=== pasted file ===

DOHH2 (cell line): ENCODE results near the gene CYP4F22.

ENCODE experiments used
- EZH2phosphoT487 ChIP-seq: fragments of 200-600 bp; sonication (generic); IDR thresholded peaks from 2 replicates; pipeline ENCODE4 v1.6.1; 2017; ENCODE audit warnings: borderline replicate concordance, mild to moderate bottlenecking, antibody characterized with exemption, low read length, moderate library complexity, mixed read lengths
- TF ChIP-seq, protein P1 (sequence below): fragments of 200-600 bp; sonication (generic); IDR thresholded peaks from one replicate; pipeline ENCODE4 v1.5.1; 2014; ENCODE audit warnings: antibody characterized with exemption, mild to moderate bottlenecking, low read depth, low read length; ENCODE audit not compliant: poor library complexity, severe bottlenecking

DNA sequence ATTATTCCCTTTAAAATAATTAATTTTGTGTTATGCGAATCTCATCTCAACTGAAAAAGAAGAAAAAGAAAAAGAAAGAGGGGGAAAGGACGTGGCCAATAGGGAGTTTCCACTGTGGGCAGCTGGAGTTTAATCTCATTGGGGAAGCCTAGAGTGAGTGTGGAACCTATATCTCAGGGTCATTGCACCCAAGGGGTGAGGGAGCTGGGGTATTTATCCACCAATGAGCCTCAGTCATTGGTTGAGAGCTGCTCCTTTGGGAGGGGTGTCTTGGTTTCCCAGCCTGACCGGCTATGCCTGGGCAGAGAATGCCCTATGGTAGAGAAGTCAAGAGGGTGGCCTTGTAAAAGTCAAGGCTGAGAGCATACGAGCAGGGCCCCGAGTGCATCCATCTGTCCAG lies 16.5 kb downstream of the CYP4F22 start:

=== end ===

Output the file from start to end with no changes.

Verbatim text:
DOHH2 (cell line): ENCODE results near the gene CYP4F22.

ENCODE experiments used
- EZH2phosphoT487 ChIP-seq: fragments of 200-600 bp; sonication (generic); IDR thresholded peaks from 2 replicates; pipeline ENCODE4 v1.6.1; 2017; ENCODE audit warnings: borderline replicate concordance, mild to moderate bottlenecking, antibody characterized with exemption, low read length, moderate library complexity, mixed read lengths
- TF ChIP-seq, protein P1 (sequence below): fragments of 200-600 bp; sonication (generic); IDR thresholded peaks from one replicate; pipeline ENCODE4 v1.5.1; 2014; ENCODE audit warnings: antibody characterized with exemption, mild to moderate bottlenecking, low read depth, low read length; ENCODE audit not compliant: poor library complexity, severe bottlenecking

DNA sequence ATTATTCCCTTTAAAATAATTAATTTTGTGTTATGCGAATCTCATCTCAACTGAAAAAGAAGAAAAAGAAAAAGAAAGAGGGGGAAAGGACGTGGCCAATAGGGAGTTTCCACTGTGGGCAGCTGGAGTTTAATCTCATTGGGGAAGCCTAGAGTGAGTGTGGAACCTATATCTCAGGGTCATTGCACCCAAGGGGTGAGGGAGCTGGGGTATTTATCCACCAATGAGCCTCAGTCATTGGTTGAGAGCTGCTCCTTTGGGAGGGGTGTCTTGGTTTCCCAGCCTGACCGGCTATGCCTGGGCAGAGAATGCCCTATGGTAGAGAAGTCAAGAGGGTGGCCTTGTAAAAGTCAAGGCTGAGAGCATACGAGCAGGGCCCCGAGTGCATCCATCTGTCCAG lies 16.5 kb downstream of the CYP4F22 start: